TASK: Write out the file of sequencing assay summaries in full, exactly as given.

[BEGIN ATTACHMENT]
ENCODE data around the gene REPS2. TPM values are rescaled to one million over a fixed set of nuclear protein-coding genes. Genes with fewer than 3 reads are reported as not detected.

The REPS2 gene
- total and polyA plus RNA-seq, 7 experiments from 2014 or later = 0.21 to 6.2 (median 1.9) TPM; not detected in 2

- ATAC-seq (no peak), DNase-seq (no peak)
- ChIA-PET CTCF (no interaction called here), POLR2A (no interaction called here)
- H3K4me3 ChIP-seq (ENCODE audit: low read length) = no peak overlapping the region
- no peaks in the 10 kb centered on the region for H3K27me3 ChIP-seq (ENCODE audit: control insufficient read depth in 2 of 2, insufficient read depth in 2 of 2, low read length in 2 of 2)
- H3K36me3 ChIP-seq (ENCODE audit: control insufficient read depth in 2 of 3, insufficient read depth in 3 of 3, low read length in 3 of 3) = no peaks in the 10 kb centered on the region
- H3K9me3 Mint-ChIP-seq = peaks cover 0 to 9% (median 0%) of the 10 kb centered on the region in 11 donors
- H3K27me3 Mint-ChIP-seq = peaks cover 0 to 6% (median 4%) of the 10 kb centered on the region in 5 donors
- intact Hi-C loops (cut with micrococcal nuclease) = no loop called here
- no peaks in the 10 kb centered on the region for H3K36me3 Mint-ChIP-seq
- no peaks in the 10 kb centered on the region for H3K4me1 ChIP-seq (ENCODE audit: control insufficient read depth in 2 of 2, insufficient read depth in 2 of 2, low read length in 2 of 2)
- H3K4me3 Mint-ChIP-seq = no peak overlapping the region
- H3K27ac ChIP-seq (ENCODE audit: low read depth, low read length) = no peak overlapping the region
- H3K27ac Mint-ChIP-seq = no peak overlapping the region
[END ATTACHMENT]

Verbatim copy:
ENCODE data around the gene REPS2. TPM values are rescaled to one million over a fixed set of nuclear protein-coding genes. Genes with fewer than 3 reads are reported as not detected.

The REPS2 gene
- total and polyA plus RNA-seq, 7 experiments from 2014 or later = 0.21 to 6.2 (median 1.9) TPM; not detected in 2

- ATAC-seq (no peak), DNase-seq (no peak)
- ChIA-PET CTCF (no interaction called here), POLR2A (no interaction called here)
- H3K4me3 ChIP-seq (ENCODE audit: low read length) = no peak overlapping the region
- no peaks in the 10 kb centered on the region for H3K27me3 ChIP-seq (ENCODE audit: control insufficient read depth in 2 of 2, insufficient read depth in 2 of 2, low read length in 2 of 2)
- H3K36me3 ChIP-seq (ENCODE audit: control insufficient read depth in 2 of 3, insufficient read depth in 3 of 3, low read length in 3 of 3) = no peaks in the 10 kb centered on the region
- H3K9me3 Mint-ChIP-seq = peaks cover 0 to 9% (median 0%) of the 10 kb centered on the region in 11 donors
- H3K27me3 Mint-ChIP-seq = peaks cover 0 to 6% (median 4%) of the 10 kb centered on the region in 5 donors
- intact Hi-C loops (cut with micrococcal nuclease) = no loop called here
- no peaks in the 10 kb centered on the region for H3K36me3 Mint-ChIP-seq
- no peaks in the 10 kb centered on the region for H3K4me1 ChIP-seq (ENCODE audit: control insufficient read depth in 2 of 2, insufficient read depth in 2 of 2, low read length in 2 of 2)
- H3K4me3 Mint-ChIP-seq = no peak overlapping the region
- H3K27ac ChIP-seq (ENCODE audit: low read depth, low read length) = no peak overlapping the region
- H3K27ac Mint-ChIP-seq = no peak overlapping the region